Though not in the Imperial Valley, the Valley Fire is still having an impact on local residents, as air quality levels have reached unhealthy or very unhealthy levels in parts of the region.
“We’re seeing the impacts (from the fires),” said Luis Olmedo, executive director of Comite Civico del Valle. “We certainly see the biggest impact in the north part of the state, but we are definitely getting the particulates from the Valley Fire. They’re here in the community. People are waking up to see their cars full of ash.”
The Valley Fire started at 4:02 p.m. Sept. 5 southeast of Alpine in San Diego County, and it has spread to encompass 17,565 acres as of 9 a.m. Sept. 9. CalFire’s website indicates that the fire was 11 percent contained at that time.
The area was facing minimal air-quality impacts from the Valley Fire during the morning of Sept. 8, said Air Pollution Control Officer Matt Dessert. However, Santa Ana winds were predicted for the afternoon and overnight, which could blow particles into the region.
Humidity during overnight and the morning hours of Sept. 8 capped the particles in the air, said Monica Soucier, Air Pollution Control division manager. However, once that humidity burned off during the day, the wind brought in particles to the region. The air pollution control district is still working to determine where those particles came from, and that could take a few weeks as local sources need to be eliminated before the district can conclusively say it was caused by wildfires.
With the way the weather is, particulate matter has headed to the Valley, which makes it appear overcast, Olmedo said. Some see this as a break from the sunlight and are encouraged to go outdoors, but that could be dangerous with the air quality.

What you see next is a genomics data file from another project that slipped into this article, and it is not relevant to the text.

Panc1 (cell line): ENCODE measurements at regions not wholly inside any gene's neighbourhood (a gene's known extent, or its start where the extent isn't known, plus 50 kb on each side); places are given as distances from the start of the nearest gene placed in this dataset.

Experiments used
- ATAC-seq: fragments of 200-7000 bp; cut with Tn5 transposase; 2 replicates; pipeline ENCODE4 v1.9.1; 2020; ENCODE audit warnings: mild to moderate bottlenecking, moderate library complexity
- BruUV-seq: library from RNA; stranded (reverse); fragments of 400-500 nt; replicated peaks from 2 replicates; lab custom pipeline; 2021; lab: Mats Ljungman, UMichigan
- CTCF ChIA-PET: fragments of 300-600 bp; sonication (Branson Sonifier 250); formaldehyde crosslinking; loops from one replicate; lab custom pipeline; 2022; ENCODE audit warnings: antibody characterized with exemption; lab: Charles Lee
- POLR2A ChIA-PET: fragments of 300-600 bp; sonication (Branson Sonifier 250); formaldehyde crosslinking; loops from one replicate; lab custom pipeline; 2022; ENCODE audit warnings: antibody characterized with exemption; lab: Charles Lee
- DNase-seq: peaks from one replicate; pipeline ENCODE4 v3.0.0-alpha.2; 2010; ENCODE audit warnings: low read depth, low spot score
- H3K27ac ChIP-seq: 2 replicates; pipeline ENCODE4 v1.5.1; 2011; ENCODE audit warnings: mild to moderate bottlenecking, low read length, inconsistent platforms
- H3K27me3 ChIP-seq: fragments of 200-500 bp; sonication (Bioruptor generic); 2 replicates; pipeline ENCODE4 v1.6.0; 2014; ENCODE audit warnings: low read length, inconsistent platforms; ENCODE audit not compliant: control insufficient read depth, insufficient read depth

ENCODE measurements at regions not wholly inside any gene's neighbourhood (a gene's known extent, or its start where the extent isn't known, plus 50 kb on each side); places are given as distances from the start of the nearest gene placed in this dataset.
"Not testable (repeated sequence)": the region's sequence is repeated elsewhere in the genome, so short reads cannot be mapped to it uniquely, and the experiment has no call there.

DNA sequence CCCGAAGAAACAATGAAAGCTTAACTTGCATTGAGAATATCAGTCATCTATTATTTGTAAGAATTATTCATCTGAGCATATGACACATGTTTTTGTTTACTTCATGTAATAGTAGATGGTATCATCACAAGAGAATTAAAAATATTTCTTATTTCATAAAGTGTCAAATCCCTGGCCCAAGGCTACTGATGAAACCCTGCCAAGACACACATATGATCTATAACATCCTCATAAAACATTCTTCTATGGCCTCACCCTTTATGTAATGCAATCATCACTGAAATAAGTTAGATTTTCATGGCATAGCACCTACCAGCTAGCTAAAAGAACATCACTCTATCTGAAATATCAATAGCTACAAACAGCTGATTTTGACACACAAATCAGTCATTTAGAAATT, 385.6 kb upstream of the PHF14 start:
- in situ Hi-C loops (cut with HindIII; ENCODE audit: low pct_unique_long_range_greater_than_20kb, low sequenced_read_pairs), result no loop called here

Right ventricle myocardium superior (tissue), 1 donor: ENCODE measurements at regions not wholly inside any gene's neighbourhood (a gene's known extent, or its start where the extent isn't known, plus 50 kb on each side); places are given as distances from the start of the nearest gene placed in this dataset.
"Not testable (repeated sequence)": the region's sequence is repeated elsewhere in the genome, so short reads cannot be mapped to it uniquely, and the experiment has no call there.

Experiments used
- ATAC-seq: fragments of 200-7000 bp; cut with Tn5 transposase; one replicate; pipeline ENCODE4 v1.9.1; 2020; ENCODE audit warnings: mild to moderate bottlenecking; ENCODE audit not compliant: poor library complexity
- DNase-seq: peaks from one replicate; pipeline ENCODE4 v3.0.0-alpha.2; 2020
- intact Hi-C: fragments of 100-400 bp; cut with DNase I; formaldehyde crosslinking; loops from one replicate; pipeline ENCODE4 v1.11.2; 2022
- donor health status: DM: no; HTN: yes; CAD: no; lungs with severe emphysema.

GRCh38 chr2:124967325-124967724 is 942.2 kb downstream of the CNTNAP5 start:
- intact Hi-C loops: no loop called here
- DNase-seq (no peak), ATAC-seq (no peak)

Brawley had very unhealthy levels of concentrated particulate matter 10, according to ImperialValleyAir.org as of 6 p.m. Sept. 8. That means that people with heart or lung disease, older adults and children should avoid all physical activity outdoors. Everyone else should avoid prolonged or heavy exertion.
El Centro, Niland and Westmorland all had unhealthy levels of the concentrated particulate matter, according to the website. At-risk individuals should avoid prolonged or heavy exertion, and everyone else should reduce prolonged or heavy exertion.
Particulate matter like those from the fire can be very risky for people with respiratory issues, Olmedo said.
“It’s not very helpful as we’re entering what has been defined as the ‘twindemic,’ the flu season and COVID-19, just creating a much greater risk to the local population.”
It is important that people keep an eye on the air quality in the region, through sites like http://www.imperialvalleyair.org/, Olmedo said. The monitors allow residents to see what the air quality is like in real time so they can make informed decisions.
“We’ll get through this crisis, and we’re praying for all these people who are victims to these fires,” he said.
While local firefighters aren’t at the Valley Fire, a strike team is assisting with the El Dorado Fire in the San Bernardino mountains. That fire began Sept. 5 and has consumed 11,479 acres as of an update on the CalFire website on Sept. 9.
The local strike team left Sept. 6 and may be there a few more days, said Holtville Fire Chief Alex Silva. It depends on conditions at the fire scene, he added.